83 Minutes: The Doctor, The Damage and The Shocking Death of Michael Jackson by Matt Richards and Mark Langthorne; book review

 

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The Independent Culture

What really happened in the 83 minutes between Michael Jackson’s doctor noticing he wasn’t breathing and finally phoning 9/11 on 25 June 2009? This book seeks to lay bare the truth about that crucial window of time, which still remains hazy to this day due to conflicting accounts from Jackson’s personal physician, Dr Murray, and other witnesses working at the singer’s home on North Carolwood Drive in LA.

Despite the book’s attempt to retell the story of Jackson’s death from prescription drug intoxication in objective terms, it is clear that the authors find Dr Murray guilty of neglecting Jackson during those pivotal 83 minutes, and of administering him dangerous anaesthetic drugs that he should never have agreed to.

Jackson hired Murray in a desperate attempt to find a personal physician who would be prepared to give him Propofol, a form of anaesthetic administered intravenously, due to the singer’s increasing inability to sleep. In the last weeks of Jackson’s life, Murray appeared to be trying to wean the singer off the dangerous drug, but a heady mixture of financial pressures and addictive tendencies led to a fatal dose being administered.

Murray had accepted an offer of $150,000 a month to act as Jackson’s personal doctor for AEG Live, the company in charge of Jackson’s big comeback shows in London. While the singer – who had a history of addiction to prescription pain killers  - became adamant he needed the Propofol, what he called “milk”, to help him sleep to prepare for the show’s rehearsals.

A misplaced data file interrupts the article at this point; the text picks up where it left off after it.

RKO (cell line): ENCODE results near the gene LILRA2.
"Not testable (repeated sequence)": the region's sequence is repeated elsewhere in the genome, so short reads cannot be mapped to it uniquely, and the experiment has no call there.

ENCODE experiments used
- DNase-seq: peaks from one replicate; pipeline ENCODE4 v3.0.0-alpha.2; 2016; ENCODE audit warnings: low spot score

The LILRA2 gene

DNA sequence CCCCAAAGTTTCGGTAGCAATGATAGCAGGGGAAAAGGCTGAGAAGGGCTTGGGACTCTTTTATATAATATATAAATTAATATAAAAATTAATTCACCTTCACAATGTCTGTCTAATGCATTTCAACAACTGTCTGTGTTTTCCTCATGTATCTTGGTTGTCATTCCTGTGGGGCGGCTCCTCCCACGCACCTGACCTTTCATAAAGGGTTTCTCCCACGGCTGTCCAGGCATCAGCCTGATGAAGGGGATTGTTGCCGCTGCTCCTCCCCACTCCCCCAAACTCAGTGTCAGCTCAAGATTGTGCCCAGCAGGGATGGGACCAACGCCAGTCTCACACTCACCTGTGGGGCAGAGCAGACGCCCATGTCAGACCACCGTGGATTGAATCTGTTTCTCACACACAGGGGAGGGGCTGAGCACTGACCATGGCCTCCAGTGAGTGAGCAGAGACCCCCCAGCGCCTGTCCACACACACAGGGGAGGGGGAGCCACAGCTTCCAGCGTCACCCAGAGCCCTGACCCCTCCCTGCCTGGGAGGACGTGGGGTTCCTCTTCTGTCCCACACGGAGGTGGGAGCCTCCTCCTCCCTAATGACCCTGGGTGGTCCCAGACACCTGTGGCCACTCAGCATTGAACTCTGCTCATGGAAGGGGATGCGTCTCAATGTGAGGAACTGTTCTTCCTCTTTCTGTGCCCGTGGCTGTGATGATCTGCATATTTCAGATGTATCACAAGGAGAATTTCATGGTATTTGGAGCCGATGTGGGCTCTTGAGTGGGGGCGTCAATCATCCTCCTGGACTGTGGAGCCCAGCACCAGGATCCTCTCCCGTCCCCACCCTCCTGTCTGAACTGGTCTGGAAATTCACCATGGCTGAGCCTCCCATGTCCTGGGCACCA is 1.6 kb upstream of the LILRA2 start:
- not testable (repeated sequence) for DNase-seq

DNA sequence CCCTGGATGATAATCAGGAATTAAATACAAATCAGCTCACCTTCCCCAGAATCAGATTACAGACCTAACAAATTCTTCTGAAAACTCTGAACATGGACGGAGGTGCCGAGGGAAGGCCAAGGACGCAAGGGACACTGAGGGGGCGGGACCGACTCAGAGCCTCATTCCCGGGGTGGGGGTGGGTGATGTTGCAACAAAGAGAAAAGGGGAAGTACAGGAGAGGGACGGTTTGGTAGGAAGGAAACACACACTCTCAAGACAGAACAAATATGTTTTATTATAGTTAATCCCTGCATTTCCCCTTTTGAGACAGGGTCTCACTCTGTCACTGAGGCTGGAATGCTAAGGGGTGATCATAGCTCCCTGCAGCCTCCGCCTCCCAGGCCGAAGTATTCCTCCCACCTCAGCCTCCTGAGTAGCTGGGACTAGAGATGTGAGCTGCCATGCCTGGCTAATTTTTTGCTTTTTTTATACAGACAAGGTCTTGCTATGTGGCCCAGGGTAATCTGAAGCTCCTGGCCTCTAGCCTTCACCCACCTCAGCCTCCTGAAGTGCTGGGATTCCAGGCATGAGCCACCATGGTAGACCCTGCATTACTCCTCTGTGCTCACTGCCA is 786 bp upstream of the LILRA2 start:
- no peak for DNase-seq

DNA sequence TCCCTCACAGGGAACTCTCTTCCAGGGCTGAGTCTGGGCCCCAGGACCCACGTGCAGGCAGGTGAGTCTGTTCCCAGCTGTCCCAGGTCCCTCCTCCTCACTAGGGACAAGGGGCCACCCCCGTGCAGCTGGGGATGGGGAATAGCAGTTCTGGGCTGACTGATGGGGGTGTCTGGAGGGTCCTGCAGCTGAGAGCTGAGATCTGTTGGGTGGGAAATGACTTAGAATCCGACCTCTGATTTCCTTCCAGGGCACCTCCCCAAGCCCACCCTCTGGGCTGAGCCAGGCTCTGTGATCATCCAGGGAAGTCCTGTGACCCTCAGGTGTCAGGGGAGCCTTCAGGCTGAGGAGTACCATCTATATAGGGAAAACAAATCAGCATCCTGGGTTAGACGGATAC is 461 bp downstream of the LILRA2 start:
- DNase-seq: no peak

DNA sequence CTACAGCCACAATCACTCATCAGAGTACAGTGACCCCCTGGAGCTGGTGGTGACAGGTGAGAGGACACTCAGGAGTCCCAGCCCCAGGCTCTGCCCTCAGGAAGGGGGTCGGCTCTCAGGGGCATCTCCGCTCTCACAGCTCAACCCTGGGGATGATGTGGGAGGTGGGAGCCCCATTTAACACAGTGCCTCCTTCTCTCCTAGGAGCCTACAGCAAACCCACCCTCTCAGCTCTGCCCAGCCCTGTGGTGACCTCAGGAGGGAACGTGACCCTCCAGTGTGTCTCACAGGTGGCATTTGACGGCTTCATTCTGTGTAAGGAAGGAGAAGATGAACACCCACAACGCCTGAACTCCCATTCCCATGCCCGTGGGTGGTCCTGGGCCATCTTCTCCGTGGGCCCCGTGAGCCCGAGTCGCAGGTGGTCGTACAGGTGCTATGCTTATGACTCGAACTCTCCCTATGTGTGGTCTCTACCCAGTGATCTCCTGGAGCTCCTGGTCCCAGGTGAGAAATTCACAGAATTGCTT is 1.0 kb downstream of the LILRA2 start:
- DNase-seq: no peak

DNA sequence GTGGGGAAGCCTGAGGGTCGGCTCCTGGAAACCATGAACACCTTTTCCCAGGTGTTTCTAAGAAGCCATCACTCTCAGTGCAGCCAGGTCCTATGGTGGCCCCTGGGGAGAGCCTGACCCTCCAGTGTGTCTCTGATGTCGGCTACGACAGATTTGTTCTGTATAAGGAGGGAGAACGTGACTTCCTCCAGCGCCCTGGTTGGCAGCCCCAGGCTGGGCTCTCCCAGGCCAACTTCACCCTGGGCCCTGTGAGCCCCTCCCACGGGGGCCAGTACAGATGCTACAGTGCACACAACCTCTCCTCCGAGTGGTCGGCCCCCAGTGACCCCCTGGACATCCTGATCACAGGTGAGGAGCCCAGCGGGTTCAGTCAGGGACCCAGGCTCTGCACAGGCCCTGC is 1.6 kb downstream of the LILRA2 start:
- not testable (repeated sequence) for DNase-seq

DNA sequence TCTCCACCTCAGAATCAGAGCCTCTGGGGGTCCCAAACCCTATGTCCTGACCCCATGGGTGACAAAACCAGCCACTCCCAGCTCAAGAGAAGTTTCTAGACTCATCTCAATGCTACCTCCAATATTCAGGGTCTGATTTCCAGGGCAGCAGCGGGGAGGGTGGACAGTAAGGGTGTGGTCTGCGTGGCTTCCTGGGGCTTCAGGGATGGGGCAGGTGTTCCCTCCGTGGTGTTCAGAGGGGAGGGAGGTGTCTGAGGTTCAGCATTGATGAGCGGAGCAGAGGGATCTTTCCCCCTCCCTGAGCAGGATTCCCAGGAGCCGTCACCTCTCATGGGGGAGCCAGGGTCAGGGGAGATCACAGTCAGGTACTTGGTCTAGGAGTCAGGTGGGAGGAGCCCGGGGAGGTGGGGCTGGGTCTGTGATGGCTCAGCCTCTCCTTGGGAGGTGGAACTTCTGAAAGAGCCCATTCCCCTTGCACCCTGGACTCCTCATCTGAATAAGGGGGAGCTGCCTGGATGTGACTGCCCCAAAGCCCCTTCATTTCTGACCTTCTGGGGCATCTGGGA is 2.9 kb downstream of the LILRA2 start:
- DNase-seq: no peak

Paramedics found Jackson unresponsive on his bed, on which rested a porcelain doll with curly golden hair. The bedroom was strewn with needles, cans of Red Bull and boxes of pills. Perhaps most eerily, Jackson was found wearing a condom catheter sleeping on a waterproof mattress to cater for his supposed incontinence. The tragic tale of the boy who never grew up ended here.

But rather than giving a thrilling, page-turning account of the events that led up to Jackson’s death, 83 Minutes is written as a painstaking survey. The 100 pages of footnotes are testament to the years of research that have gone into the book, which makes for an informed read but not a particularly enjoyable one. The sentences are short, the language economical and the book feels more like an extended 300 page news story than a dramatic retelling of one of the biggest stories in the history of showbiz. 

Indeed, authors Richard and Langthorne should be commended for choosing to tell a story that has relied so heavily on sensationalism in the purest of terms, however it is hard to tell quite who the book’s audience is intended to be. It is hardly a beach read, even for the most ardent Jackson fan.

The book is devoid of any emotional insight into why the singer died six years ago, relying instead on facts and testimonies. One of the few psychological analyses of the singer’s state of mind comes from his make-up artist, Karen Faye, who is quoted as saying: “I see so many people invest in his success and believe in him. Then I have to watch him self-destruct. I have seen with my own eyes him deteriorate physically in a month. I have seen him do this several times in my relationship with him.”

La Toya Jackson’s claims that Michael Jackson was “worth more dead than alive” turned out to be true. While no party was found to have been complicit in the murder of Jackson, the combined earnings of Jay Z, Kanye West and Taylor Swift come nowhere near the sums made from Jackson’s estate since his death.

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